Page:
About Reliability

All engineered systems follow a recognized pattern of failure known as the 'bathtub curve'
.


The timescale for this curve is typically 10-20 years for electronics and 1-5 years for mechanical systems depending on stresses and the purpose of the system. A car, for example, might be expected to show signs of wear after, say 60,000 miles which at an average of 30 mph is only 2000 hours or about 3 months of continuous use. A machine in a production environment might be expected to work 3 shifts a day for, say 2 years before showing signs of wear which would be about 12,000 hours.

In the early part of a system's life things often go wrong. This accounts for the high failure rate in the early history and it reduces rapidly as time passes. This period is often referred to as infant mortality. In almost every case such failures are a direct result of manufacturing defects, for example a poor connection or a screw not tight enough or a part incorrectly made or fitted. No-one is immune although the motor industry has it almost beat. In small scale production as in the production of robots the answer is to cycle the system for as long as possible before delivery. Any defective component will fail during this period and not after it is in use by the customer. ST robots are run day and night for a week before delivery, which is not much but the curve is very steep at this stage. There is still the possibility of infant mortality after delivery but this is very much reduced and is covered by the warranty period. Infant mortality post delivery is usually quantified as a percentage i.e. percentage of units delivered which will go wrong during the warranty period.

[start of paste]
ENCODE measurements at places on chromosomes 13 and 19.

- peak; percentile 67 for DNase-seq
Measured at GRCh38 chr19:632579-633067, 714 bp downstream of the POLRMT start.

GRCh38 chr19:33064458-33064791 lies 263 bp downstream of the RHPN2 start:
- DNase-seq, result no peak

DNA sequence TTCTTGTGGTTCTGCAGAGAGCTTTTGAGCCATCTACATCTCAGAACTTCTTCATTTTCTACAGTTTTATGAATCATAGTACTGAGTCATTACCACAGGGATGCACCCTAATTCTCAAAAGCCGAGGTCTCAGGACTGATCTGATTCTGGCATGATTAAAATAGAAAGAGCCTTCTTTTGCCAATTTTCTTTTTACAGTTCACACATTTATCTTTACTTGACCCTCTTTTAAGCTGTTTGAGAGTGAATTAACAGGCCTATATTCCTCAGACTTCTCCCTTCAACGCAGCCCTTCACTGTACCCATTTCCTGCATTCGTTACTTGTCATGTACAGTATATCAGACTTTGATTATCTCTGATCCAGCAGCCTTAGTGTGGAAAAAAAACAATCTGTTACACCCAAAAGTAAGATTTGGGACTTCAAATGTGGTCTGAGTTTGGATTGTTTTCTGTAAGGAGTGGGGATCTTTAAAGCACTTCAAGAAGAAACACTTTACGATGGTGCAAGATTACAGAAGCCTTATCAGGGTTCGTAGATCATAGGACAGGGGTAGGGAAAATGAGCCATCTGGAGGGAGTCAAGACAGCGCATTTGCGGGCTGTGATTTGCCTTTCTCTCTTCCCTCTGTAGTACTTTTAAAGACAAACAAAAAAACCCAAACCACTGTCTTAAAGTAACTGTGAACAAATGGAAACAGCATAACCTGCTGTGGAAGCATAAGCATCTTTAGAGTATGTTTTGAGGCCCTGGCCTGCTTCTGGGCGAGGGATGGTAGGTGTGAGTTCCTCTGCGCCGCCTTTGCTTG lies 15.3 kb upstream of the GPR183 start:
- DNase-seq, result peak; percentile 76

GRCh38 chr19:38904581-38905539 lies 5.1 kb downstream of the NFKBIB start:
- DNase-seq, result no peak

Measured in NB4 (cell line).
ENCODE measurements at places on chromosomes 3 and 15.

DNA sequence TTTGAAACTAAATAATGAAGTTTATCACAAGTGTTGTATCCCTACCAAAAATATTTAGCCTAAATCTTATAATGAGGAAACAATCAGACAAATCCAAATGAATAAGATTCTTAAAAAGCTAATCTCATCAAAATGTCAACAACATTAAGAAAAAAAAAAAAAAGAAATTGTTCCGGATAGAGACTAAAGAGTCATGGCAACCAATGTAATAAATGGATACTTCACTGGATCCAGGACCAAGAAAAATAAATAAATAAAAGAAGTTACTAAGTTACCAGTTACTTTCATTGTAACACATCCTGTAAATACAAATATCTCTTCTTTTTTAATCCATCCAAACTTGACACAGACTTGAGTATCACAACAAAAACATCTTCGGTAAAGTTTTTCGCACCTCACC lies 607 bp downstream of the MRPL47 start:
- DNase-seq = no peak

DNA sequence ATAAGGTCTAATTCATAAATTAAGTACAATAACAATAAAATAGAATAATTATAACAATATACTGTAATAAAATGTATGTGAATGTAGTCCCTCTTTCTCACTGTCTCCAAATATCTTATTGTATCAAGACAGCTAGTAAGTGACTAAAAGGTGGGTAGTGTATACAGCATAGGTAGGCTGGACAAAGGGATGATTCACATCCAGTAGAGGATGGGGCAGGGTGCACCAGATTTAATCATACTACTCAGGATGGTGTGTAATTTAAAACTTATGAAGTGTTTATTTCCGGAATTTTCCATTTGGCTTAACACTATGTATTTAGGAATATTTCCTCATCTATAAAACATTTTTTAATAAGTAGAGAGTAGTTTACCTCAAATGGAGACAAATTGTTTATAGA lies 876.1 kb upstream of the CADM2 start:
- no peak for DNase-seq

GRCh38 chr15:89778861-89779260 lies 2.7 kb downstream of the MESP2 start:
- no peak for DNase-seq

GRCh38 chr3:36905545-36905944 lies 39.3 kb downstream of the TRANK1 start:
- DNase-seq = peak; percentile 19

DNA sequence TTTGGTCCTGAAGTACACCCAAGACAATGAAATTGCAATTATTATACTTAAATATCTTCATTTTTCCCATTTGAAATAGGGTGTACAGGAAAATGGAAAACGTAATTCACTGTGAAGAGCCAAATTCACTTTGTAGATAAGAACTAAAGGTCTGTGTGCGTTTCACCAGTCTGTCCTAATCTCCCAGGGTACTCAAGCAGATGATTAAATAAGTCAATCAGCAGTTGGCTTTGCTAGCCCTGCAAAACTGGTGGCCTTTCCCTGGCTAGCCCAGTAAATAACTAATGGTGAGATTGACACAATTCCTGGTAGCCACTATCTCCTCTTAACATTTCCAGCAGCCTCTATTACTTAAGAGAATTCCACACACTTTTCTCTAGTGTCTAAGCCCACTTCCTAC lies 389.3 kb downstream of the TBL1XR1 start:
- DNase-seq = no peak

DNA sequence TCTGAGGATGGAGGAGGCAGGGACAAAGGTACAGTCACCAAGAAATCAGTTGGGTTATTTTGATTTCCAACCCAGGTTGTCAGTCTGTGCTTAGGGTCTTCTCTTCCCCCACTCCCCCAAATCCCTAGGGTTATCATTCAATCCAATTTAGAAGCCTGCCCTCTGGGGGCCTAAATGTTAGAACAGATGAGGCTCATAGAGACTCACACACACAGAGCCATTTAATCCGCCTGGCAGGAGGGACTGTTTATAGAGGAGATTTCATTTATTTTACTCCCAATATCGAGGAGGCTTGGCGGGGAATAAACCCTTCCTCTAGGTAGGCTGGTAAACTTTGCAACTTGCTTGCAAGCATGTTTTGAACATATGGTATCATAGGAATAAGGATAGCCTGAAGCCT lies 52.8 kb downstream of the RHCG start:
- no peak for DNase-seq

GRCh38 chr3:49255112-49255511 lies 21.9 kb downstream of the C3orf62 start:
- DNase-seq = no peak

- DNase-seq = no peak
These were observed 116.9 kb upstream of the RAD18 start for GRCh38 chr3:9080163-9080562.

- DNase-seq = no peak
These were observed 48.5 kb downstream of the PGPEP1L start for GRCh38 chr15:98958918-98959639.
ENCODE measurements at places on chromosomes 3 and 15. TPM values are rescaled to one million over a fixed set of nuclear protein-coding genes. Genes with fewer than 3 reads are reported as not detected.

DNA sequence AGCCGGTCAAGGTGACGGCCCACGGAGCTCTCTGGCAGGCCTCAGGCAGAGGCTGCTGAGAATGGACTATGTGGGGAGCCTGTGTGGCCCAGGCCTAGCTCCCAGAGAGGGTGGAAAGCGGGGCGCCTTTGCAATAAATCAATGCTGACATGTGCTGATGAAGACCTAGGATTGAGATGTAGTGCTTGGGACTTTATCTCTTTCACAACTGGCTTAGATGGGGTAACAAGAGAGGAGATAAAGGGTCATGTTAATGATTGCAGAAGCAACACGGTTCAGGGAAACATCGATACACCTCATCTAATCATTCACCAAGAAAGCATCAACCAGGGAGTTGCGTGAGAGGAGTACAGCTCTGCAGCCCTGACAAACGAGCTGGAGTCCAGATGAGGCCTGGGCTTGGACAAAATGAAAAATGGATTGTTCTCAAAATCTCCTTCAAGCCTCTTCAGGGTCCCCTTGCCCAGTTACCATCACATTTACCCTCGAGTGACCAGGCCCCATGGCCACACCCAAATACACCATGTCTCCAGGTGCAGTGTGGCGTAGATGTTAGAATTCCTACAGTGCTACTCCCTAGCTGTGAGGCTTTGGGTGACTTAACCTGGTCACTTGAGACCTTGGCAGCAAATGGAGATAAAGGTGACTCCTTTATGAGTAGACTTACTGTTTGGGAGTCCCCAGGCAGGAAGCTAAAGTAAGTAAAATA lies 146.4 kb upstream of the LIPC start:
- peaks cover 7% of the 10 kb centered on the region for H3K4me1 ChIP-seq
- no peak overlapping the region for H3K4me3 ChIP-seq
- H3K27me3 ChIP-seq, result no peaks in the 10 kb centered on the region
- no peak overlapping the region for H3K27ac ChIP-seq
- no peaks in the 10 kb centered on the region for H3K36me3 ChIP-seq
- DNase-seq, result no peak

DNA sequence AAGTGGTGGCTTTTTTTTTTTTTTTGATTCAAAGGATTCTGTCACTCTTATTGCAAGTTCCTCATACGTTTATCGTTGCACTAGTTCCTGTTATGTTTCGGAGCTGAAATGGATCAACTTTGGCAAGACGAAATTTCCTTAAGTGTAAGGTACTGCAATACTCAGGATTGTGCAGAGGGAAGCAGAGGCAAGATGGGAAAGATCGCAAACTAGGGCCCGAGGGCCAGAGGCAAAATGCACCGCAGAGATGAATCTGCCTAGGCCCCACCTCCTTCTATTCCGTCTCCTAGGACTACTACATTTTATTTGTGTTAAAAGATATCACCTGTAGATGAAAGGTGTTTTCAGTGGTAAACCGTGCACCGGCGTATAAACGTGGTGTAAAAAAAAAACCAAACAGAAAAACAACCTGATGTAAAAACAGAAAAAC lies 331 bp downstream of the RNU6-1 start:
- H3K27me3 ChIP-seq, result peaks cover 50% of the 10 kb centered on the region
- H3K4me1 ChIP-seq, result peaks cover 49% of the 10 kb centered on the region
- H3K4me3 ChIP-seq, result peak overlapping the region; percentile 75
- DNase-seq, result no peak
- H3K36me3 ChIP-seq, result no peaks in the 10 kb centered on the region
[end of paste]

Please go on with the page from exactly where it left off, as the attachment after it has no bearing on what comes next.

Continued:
Next comes a period of steady but low rate of failure which is usually quantified by MTBF - mean time between failures. Quite often this phase overlaps with the infant mortality phase. During this period also are failures due to design weaknesses or software issues. For example if a robot or other instrument changes calibration the 'fix' is easy but it is nevertheless a failure. The MTBF of an ST robot is approximately 10,000 hours.

Finally things begin to wear out (senility). Failure rates begin to gradually increase. The system can continue to be used but will require frequent maintenance and replacement parts. ST robots are expected to work for about 30,000 hours continuous light duty use.

I am reminded of a (supposedly true) story about someone who took a new Rolls Royce across Europe. In the middle of nowhere the half-shaft broke and he called the factory. They sent an engineer with a replacement by helicopter. When he got back to UK he called the factory to enquire if there was any charge for the exceptional service and was told: 'Sir, Rolls Royce half shafts do not break'.